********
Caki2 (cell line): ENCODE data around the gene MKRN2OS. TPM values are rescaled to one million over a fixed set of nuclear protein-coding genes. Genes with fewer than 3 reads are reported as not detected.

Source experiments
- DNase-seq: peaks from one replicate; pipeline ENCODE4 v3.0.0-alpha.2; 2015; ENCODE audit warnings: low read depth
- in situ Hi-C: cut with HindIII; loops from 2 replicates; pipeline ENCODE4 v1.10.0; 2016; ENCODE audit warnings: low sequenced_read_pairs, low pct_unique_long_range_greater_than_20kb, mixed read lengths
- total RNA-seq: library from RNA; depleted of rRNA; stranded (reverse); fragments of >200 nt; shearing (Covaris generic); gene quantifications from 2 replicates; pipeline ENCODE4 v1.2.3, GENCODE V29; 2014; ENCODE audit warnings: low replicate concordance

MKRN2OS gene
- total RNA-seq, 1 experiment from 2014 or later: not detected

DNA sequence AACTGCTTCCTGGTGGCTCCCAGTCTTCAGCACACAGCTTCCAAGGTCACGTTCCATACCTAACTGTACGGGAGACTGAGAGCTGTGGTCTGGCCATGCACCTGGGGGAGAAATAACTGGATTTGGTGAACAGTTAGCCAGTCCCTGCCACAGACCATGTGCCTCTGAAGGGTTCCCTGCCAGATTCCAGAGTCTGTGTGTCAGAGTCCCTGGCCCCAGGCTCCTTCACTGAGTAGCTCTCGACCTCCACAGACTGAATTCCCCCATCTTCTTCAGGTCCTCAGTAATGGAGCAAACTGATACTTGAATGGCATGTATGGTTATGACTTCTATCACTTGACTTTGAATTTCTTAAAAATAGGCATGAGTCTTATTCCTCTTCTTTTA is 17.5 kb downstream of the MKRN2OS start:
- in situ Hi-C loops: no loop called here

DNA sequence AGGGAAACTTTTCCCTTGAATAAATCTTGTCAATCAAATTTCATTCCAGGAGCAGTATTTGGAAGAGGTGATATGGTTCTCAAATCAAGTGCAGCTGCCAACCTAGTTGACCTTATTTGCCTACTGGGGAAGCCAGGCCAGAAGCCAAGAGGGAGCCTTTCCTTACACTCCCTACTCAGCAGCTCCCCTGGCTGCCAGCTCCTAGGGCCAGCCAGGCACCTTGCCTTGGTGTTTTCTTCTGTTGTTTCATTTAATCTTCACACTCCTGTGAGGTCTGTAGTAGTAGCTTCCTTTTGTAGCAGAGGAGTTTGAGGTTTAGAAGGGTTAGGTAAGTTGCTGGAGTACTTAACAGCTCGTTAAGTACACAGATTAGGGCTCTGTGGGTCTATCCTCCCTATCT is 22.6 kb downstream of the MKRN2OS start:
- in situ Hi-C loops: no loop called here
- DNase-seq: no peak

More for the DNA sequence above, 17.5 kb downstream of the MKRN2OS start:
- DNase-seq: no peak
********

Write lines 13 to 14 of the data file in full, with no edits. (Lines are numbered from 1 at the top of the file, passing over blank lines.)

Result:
More for the DNA sequence above, 17.5 kb downstream of the MKRN2OS start:
- DNase-seq: no peak